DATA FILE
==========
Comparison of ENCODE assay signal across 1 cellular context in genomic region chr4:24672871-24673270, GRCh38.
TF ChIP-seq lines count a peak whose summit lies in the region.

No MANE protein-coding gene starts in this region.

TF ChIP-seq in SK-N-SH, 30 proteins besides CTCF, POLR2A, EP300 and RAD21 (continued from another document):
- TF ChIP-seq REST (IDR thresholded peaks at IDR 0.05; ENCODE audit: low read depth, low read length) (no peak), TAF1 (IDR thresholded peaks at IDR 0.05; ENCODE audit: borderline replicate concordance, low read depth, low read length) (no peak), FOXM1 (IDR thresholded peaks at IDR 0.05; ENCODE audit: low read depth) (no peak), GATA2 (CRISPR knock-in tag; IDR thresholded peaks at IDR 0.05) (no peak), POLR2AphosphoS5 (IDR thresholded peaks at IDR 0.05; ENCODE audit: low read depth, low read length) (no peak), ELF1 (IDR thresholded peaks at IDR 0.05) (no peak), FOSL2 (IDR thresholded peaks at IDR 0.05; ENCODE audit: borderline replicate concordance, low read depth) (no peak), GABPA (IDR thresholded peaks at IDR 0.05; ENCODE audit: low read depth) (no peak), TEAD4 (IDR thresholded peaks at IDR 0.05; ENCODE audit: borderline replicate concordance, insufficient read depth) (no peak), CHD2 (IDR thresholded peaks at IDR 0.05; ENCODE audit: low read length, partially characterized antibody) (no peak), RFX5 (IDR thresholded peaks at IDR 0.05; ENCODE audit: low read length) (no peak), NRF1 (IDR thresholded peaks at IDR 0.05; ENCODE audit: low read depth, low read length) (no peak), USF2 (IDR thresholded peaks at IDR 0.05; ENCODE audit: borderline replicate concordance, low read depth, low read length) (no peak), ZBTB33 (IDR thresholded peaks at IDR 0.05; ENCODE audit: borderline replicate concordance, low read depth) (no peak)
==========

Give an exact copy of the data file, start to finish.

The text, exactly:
Comparison of ENCODE assay signal across 1 cellular context in genomic region chr4:24672871-24673270, GRCh38.
TF ChIP-seq lines count a peak whose summit lies in the region.

No MANE protein-coding gene starts in this region.

TF ChIP-seq in SK-N-SH, 30 proteins besides CTCF, POLR2A, EP300 and RAD21 (continued from another document):
- TF ChIP-seq REST (IDR thresholded peaks at IDR 0.05; ENCODE audit: low read depth, low read length) (no peak), TAF1 (IDR thresholded peaks at IDR 0.05; ENCODE audit: borderline replicate concordance, low read depth, low read length) (no peak), FOXM1 (IDR thresholded peaks at IDR 0.05; ENCODE audit: low read depth) (no peak), GATA2 (CRISPR knock-in tag; IDR thresholded peaks at IDR 0.05) (no peak), POLR2AphosphoS5 (IDR thresholded peaks at IDR 0.05; ENCODE audit: low read depth, low read length) (no peak), ELF1 (IDR thresholded peaks at IDR 0.05) (no peak), FOSL2 (IDR thresholded peaks at IDR 0.05; ENCODE audit: borderline replicate concordance, low read depth) (no peak), GABPA (IDR thresholded peaks at IDR 0.05; ENCODE audit: low read depth) (no peak), TEAD4 (IDR thresholded peaks at IDR 0.05; ENCODE audit: borderline replicate concordance, insufficient read depth) (no peak), CHD2 (IDR thresholded peaks at IDR 0.05; ENCODE audit: low read length, partially characterized antibody) (no peak), RFX5 (IDR thresholded peaks at IDR 0.05; ENCODE audit: low read length) (no peak), NRF1 (IDR thresholded peaks at IDR 0.05; ENCODE audit: low read depth, low read length) (no peak), USF2 (IDR thresholded peaks at IDR 0.05; ENCODE audit: borderline replicate concordance, low read depth, low read length) (no peak), ZBTB33 (IDR thresholded peaks at IDR 0.05; ENCODE audit: borderline replicate concordance, low read depth) (no peak)